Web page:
What laws do drivers have to follow around horses?

While you should try to steer clear of fast or busy roads, there may be times when you encounter drivers.

Following the Highway Code helps keep you safe, but you should always maintain total focus on the road ahead of you and avoid getting distracted.

As a horse rider or owner, it’s also incredibly useful to know what’s expected of drivers, if they meet your horse on the road.

Once you understand what protocols should be followed on both sides, it’s easier to predict what a driver’s next move will be, minimising the chance of a collision.

By law, drivers are required to be extra vigilant around horse-drawn vehicles and riders, particularly when overtaking. They must pass slowly, leaving a wide space between the equine and their vehicle.

They are obliged to look out for any signals given by horse drivers or riders and adhere to any requests to stop or slow down.

When they encounter a horse, most responsible drivers will also:

  • Decrease their speed considerably and get ready to come to a halt – the BHS recommends that drivers slow down to a maximum speed of 15mph
  • Leave about a car’s width of space (if possible) between them and you
  • Avoid taking actions that risk spooking your horse, such as beeping horns, revving engines or splashing puddles
  • Gently increase speed once they’re clear of you and your horse

If possible, it’s nice to thank courteous drivers with a smile or a nod, letting them know you appreciate their patience.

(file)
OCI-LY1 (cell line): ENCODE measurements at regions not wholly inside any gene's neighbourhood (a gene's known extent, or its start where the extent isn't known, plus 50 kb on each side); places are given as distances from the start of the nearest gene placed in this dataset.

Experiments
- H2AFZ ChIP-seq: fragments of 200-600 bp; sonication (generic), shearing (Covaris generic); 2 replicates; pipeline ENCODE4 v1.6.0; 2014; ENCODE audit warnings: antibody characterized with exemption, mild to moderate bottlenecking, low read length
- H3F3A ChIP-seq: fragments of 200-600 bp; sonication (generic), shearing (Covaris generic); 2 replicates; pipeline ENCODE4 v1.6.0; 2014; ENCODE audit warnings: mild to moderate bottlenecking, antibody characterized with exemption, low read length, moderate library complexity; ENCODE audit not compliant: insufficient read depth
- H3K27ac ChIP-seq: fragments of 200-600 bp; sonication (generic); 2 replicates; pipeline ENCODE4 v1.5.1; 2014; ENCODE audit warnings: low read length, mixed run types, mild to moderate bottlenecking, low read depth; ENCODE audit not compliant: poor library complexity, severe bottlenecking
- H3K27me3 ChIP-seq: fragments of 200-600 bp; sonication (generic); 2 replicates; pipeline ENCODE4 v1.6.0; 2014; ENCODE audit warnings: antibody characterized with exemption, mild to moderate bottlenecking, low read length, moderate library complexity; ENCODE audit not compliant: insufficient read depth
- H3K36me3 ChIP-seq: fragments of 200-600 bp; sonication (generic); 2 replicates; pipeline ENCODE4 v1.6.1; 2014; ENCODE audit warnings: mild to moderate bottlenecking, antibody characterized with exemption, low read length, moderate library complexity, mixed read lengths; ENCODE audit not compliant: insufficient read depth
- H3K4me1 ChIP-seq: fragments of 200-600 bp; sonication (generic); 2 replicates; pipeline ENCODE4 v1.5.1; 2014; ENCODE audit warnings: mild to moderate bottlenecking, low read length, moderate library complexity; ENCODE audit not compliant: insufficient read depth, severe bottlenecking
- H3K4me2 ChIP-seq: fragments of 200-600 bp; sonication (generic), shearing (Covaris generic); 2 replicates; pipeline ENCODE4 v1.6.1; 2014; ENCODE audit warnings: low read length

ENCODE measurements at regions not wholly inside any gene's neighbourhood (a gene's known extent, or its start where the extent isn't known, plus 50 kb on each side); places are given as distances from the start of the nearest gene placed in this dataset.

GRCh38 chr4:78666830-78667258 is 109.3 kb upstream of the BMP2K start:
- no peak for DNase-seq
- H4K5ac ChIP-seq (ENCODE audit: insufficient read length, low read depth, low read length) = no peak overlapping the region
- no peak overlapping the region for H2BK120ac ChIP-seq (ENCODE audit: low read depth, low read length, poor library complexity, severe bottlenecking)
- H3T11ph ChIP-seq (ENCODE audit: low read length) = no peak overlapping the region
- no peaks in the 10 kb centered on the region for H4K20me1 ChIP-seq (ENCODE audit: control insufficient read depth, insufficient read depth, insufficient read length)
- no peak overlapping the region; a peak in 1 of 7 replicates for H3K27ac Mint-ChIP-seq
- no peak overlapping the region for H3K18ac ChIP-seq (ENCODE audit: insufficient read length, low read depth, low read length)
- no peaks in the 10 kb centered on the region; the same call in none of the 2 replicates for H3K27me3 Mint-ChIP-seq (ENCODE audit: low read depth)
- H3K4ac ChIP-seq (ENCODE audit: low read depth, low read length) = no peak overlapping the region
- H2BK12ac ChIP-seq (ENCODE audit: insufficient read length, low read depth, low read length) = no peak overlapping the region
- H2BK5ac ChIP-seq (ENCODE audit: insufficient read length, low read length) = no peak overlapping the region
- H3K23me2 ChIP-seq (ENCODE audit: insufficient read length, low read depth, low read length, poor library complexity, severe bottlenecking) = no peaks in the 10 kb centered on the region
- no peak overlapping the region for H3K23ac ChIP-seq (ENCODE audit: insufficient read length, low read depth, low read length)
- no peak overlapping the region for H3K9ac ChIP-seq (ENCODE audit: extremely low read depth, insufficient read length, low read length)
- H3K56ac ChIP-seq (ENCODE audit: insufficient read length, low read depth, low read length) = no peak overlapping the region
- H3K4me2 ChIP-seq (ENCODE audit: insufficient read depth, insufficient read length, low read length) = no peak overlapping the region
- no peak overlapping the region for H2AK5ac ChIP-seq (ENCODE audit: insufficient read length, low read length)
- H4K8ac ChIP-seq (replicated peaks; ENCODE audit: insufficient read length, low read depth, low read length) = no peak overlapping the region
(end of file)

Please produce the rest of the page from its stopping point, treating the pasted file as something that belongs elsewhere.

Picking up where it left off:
However, safety comes first, so if your hands are full or you’re too nervous to do so, don’t.


Stay cautious

It’s always best to plan your routes in advance, steering clear of busy areas.

You should never assume drivers would slow down – or act responsibly.

Cover yourself with dependable horse rider insurance and always stay on your guard – your equine isn’t the only unpredictable factor when out on the roads.

You may use the same roads on a frequent basis, but don’t allow yourself to be lulled into a false sense of security.

Drivers who don’t know the local area may be unaware that riders use certain roads.

In addition to this, you can never rule out the chance of encountering someone driving while they’re impaired – this could be through no fault of their own, as medical issues can arise out of the blue.


10 top tips on road safety for riders and carriage drivers

  • Unless you have no choice, avoid riding in darkness, fog, poor light, snow or ice
  • Check the weather forecast before you hack out
  • Don’t ride on roads until you’re fully confident doing so
  • Wear a top-quality helmet
  • Be courteous to drivers, thanking them if possible
  • Always focus on your surroundings, staying aware of any changes
  • Give clear, confident arm signals
  • Follow the Highway Code at all times
  • Make sure you and your horse are dressed in high-visibility clothing, no matter what the weather
  • Always bring a fully-charged phone with you

A horse rider between two rows of trees on a dirt road

Protecting your future

Here at Equesure, we know how rewarding horse riding can be. However, the risks cannot be ignored, so it’s essential to protect yourself with reliable horse rider insurance.

Equesure has over 60 years’ experience providing specialist cover. Working with our trusted panel of insurers, we offer bespoke horse rider insurance policies, tailored to each individual’s specific needs.

 As well as protecting you, we can arrange for emergency vet fees to be included in your package, up to the value of £1,500.

Our cover can also include features and benefits such as:

  • Personal dental treatment cover, up to £2,000
  • Saddlery and tack cover, up to £1,000
  • School fees
  • Custodial liability

Enjoy many more adventures with your four-legged friend and get a quote today.